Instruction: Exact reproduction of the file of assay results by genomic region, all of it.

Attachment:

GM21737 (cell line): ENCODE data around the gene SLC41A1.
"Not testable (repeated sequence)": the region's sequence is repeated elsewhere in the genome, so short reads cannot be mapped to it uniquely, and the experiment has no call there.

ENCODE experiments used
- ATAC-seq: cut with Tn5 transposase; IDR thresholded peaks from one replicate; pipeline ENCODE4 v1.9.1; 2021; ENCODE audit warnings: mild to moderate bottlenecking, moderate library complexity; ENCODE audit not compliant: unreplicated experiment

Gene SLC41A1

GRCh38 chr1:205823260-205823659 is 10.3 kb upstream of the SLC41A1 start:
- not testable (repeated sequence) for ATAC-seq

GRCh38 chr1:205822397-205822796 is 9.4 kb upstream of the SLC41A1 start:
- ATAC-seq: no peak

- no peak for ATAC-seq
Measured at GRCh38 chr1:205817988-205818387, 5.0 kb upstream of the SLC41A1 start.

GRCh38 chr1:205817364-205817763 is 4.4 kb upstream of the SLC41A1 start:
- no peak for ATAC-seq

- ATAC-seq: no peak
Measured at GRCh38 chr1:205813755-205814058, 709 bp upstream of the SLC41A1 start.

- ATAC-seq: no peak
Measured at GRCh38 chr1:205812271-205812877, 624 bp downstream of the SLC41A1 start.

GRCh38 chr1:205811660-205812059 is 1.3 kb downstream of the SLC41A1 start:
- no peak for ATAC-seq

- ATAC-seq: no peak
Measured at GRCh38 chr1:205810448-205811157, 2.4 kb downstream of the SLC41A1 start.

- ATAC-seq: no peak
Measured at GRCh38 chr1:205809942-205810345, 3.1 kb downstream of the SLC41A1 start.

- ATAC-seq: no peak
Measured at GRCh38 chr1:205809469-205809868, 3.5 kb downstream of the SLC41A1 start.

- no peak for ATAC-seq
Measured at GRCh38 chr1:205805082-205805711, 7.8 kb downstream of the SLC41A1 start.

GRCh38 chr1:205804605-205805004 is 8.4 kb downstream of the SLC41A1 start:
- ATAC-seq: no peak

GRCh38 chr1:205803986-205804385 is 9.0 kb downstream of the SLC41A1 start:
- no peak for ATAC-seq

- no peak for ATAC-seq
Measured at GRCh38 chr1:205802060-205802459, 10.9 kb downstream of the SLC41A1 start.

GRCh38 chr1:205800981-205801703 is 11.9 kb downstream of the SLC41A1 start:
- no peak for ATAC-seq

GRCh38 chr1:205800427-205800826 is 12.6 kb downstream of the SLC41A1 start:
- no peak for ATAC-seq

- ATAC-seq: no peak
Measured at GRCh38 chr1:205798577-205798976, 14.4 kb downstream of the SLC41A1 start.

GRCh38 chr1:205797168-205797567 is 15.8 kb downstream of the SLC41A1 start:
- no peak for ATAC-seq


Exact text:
GM21737 (cell line): ENCODE data around the gene SLC41A1.
"Not testable (repeated sequence)": the region's sequence is repeated elsewhere in the genome, so short reads cannot be mapped to it uniquely, and the experiment has no call there.

ENCODE experiments used
- ATAC-seq: cut with Tn5 transposase; IDR thresholded peaks from one replicate; pipeline ENCODE4 v1.9.1; 2021; ENCODE audit warnings: mild to moderate bottlenecking, moderate library complexity; ENCODE audit not compliant: unreplicated experiment

Gene SLC41A1

GRCh38 chr1:205823260-205823659 is 10.3 kb upstream of the SLC41A1 start:
- not testable (repeated sequence) for ATAC-seq

GRCh38 chr1:205822397-205822796 is 9.4 kb upstream of the SLC41A1 start:
- ATAC-seq: no peak

- no peak for ATAC-seq
Measured at GRCh38 chr1:205817988-205818387, 5.0 kb upstream of the SLC41A1 start.

GRCh38 chr1:205817364-205817763 is 4.4 kb upstream of the SLC41A1 start:
- no peak for ATAC-seq

- ATAC-seq: no peak
Measured at GRCh38 chr1:205813755-205814058, 709 bp upstream of the SLC41A1 start.

- ATAC-seq: no peak
Measured at GRCh38 chr1:205812271-205812877, 624 bp downstream of the SLC41A1 start.

GRCh38 chr1:205811660-205812059 is 1.3 kb downstream of the SLC41A1 start:
- no peak for ATAC-seq

- ATAC-seq: no peak
Measured at GRCh38 chr1:205810448-205811157, 2.4 kb downstream of the SLC41A1 start.

- ATAC-seq: no peak
Measured at GRCh38 chr1:205809942-205810345, 3.1 kb downstream of the SLC41A1 start.

- ATAC-seq: no peak
Measured at GRCh38 chr1:205809469-205809868, 3.5 kb downstream of the SLC41A1 start.

- no peak for ATAC-seq
Measured at GRCh38 chr1:205805082-205805711, 7.8 kb downstream of the SLC41A1 start.

GRCh38 chr1:205804605-205805004 is 8.4 kb downstream of the SLC41A1 start:
- ATAC-seq: no peak

GRCh38 chr1:205803986-205804385 is 9.0 kb downstream of the SLC41A1 start:
- no peak for ATAC-seq

- no peak for ATAC-seq
Measured at GRCh38 chr1:205802060-205802459, 10.9 kb downstream of the SLC41A1 start.

GRCh38 chr1:205800981-205801703 is 11.9 kb downstream of the SLC41A1 start:
- no peak for ATAC-seq

GRCh38 chr1:205800427-205800826 is 12.6 kb downstream of the SLC41A1 start:
- no peak for ATAC-seq

- ATAC-seq: no peak
Measured at GRCh38 chr1:205798577-205798976, 14.4 kb downstream of the SLC41A1 start.

GRCh38 chr1:205797168-205797567 is 15.8 kb downstream of the SLC41A1 start:
- no peak for ATAC-seq